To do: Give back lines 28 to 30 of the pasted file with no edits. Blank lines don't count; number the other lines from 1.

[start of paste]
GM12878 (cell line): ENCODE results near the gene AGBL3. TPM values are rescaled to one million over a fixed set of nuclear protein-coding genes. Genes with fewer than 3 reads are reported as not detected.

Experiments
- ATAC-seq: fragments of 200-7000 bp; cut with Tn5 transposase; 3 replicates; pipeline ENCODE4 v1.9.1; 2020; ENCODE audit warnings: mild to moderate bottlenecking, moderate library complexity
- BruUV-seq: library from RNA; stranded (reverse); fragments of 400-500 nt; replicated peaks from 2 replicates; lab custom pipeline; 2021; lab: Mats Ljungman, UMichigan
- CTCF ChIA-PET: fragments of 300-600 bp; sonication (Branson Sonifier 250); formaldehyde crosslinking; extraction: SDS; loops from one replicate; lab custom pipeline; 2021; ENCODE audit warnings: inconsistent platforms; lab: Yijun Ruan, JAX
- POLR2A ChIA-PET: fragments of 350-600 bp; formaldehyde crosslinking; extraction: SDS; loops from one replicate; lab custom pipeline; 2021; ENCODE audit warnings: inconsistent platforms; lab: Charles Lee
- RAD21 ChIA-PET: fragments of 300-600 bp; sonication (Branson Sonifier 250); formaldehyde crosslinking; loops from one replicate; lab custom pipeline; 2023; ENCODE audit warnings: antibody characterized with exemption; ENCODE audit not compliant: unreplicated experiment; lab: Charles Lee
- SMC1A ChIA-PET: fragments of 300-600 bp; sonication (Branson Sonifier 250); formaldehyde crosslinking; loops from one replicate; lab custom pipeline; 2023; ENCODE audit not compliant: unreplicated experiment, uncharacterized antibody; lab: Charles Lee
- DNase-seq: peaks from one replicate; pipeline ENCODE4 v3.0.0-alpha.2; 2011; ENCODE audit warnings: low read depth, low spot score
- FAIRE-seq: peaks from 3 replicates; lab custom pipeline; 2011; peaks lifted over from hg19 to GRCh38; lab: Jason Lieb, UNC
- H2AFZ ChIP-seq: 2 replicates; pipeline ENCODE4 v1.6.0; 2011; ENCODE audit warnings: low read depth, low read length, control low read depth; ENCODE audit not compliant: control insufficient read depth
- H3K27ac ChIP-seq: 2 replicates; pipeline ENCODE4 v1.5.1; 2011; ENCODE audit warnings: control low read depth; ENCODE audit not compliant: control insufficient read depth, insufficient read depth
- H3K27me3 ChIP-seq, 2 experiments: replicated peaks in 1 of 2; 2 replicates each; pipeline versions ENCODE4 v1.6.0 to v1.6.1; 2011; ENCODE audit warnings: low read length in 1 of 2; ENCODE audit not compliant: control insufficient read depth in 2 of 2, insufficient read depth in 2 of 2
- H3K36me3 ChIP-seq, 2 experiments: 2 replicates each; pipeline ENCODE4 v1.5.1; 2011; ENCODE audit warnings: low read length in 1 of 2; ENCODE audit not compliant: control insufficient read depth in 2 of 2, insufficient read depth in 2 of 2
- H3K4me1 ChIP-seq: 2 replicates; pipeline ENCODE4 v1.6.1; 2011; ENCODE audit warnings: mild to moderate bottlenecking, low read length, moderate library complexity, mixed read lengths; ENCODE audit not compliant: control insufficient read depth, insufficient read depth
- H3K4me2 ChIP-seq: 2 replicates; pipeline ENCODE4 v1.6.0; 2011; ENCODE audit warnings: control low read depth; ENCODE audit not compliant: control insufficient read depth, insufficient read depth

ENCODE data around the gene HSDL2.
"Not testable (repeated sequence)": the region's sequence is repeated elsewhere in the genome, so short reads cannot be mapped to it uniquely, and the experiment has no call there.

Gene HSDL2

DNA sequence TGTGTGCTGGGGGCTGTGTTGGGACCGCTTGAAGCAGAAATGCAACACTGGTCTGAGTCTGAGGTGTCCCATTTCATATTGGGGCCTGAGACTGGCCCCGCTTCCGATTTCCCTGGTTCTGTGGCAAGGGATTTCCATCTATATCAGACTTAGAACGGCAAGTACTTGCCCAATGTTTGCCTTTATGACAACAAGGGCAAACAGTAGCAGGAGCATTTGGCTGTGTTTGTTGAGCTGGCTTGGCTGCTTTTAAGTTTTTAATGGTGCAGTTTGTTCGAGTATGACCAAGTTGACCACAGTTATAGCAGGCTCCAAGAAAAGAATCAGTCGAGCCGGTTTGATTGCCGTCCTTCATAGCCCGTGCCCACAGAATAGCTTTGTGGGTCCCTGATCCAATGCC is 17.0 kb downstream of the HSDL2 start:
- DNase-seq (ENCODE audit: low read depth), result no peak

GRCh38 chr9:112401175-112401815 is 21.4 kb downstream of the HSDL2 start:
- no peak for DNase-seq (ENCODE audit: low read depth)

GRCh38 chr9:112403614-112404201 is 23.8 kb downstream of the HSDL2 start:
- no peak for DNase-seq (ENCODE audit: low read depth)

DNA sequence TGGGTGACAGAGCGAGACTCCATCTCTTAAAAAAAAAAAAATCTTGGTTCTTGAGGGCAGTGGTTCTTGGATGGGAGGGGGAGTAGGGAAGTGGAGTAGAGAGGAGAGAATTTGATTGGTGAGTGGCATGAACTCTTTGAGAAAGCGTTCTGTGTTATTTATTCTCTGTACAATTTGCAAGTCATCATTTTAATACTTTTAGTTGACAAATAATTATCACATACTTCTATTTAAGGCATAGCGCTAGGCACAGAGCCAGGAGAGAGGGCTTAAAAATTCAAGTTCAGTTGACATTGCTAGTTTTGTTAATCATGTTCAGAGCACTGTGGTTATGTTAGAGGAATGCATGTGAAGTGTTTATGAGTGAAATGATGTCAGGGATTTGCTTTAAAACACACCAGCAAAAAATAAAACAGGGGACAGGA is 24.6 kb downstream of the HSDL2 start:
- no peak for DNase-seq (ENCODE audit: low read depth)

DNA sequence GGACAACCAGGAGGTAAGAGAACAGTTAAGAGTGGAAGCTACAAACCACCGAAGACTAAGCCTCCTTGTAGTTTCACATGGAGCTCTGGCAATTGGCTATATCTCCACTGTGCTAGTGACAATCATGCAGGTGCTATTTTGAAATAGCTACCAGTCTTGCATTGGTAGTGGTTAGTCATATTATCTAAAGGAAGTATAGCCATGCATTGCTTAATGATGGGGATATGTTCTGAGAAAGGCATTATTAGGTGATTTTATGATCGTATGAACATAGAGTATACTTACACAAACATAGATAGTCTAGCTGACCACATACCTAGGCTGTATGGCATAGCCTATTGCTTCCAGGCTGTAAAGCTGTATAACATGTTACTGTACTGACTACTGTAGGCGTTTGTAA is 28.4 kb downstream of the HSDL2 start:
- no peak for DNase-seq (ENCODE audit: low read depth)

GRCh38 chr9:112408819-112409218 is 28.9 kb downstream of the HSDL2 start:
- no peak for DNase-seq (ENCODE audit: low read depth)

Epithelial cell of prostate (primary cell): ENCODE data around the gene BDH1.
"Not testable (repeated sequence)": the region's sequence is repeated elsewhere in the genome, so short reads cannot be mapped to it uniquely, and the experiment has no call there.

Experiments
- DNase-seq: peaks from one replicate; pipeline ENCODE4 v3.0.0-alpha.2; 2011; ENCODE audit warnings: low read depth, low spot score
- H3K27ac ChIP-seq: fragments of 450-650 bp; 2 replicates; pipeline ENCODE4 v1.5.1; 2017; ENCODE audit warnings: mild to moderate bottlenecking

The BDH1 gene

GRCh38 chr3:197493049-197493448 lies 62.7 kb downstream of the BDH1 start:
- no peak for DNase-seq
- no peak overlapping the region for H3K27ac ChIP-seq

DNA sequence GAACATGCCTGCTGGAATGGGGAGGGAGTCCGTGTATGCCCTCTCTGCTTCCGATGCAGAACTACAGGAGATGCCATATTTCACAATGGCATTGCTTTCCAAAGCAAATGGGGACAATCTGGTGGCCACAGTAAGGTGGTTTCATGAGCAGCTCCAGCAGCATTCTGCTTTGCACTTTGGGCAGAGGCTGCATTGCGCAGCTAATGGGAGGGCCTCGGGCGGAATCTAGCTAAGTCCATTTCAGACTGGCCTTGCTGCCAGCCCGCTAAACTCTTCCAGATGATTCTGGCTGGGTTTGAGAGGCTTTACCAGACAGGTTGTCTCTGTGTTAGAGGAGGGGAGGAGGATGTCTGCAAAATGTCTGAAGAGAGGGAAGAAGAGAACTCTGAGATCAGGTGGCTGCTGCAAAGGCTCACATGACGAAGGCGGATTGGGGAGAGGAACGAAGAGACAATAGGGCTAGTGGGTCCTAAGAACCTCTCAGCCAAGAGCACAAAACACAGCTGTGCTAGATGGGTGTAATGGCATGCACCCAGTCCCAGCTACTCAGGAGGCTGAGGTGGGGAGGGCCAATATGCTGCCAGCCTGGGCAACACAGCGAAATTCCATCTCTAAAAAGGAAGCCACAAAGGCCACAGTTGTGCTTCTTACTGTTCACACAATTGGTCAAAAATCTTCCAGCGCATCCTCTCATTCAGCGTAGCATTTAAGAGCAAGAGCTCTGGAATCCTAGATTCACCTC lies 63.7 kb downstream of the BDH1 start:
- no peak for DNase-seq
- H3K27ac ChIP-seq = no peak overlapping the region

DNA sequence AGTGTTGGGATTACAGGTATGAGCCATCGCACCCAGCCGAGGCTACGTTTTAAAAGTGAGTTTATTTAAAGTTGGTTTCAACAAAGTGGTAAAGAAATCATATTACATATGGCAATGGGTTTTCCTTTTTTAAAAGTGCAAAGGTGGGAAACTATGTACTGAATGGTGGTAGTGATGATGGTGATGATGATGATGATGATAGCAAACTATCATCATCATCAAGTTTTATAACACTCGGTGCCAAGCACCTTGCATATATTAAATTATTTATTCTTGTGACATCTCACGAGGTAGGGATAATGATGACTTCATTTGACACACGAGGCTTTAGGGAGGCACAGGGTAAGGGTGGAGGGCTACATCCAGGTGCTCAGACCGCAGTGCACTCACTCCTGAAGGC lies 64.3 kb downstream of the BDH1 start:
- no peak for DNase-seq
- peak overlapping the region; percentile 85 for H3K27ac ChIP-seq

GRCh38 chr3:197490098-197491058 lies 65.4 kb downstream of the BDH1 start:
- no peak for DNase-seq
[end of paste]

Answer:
DNA sequence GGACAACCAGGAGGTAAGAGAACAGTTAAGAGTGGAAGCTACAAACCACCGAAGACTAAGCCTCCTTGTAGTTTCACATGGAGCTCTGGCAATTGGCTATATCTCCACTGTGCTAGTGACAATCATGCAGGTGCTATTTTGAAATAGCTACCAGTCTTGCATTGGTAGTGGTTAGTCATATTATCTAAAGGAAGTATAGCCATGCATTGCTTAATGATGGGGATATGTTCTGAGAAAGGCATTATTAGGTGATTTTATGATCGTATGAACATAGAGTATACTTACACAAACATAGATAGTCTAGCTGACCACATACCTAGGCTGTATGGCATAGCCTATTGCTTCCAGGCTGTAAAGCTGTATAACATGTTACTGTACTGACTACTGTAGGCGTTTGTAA is 28.4 kb downstream of the HSDL2 start:
- no peak for DNase-seq (ENCODE audit: low read depth)

GRCh38 chr9:112408819-112409218 is 28.9 kb downstream of the HSDL2 start: